LIGHTS IN THE DUSK (Aki Kaurismäki, 2006)

Concluding a trilogy begun with Drifting Clouds (1996) and The Man Without a Past (2002), but in this case characterized by only ontological humor, Aki Kaurismäki’s quietly lovely, intense Laitakaupungin valot essays a nighttime security guard whose location sums up his existence: the nearby harbor, his loneliness and aspiration; the patch of businesses he guards, including a high-end jeweler’s, his reality: a constant reminder that Helsinki has more or less left him behind. Koistinen’s nemesis is a businessman who hates him for being a “loser” and targets him, in a complicated scheme of hoodwinking that involves a kept blonde femme fatale, to take the fall for the theft of the jewels that he engineers. This malicious individual is a cosmic force executing the unfairness of capitalism.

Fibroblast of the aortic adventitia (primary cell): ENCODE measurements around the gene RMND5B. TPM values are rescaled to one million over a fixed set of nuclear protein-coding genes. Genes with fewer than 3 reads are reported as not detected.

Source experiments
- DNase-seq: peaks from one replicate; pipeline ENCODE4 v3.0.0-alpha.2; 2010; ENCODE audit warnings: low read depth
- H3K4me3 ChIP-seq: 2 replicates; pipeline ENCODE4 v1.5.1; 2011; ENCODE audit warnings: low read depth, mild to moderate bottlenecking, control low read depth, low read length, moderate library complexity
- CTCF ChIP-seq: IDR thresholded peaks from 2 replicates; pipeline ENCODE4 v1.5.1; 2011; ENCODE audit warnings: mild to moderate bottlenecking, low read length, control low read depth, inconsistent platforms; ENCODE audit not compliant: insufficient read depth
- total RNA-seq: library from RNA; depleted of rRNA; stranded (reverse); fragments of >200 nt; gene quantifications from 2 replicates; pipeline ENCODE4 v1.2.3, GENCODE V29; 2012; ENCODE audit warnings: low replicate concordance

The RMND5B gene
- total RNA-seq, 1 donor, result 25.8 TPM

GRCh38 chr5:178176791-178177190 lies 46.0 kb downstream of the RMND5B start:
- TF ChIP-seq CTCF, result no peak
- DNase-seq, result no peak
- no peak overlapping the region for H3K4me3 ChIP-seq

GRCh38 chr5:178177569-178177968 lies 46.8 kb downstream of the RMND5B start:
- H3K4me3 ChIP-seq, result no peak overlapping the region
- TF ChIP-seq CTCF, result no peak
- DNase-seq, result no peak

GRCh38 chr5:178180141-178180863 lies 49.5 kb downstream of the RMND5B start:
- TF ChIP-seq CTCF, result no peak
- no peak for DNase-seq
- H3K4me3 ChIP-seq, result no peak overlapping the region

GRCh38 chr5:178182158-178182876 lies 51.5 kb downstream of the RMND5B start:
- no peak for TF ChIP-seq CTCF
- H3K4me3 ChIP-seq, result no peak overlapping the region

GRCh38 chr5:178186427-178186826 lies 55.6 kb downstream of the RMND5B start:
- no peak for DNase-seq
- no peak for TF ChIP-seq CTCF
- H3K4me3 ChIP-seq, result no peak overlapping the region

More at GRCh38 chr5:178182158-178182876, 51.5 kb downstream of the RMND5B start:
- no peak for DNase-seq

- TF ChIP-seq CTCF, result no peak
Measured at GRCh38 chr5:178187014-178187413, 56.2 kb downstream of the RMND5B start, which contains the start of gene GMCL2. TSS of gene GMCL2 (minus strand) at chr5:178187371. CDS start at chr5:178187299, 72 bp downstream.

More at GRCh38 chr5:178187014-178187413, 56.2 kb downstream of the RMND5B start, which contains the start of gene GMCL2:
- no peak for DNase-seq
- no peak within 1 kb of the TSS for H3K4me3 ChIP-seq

Koistinen is the only character to appear in full; the businessman and the blonde lack depth, are various shades of colorlessness. A sign of some universal concern is a black boy who adopts an abused, abandoned dog and sympathetically watches over Koistinen. His eyes tell us he knows the score despite his youth. A woman who operates a coffee stand represents a possible future of assuaged loneliness for our hero. The film ends in a closeup of their joined hands.
     Kaurismäki’s most Bressonian film, with a touch of Dreyer and Cocteau besides, conjoins Koistinen’s immense loneliness with an accounting of silence punctuated by enhanced material sounds. Although he is kept from being a killer by his too-weak arm and knife, Koistinen reminded me of the young man at the center of Bresson’s L’argent (1983).
     A wonderful shot shows wind animating the ground, immediately followed, in prison, of our first glimpse of a sociable Koistinen.
     What courage and nobility are often called upon to keep hope alive!


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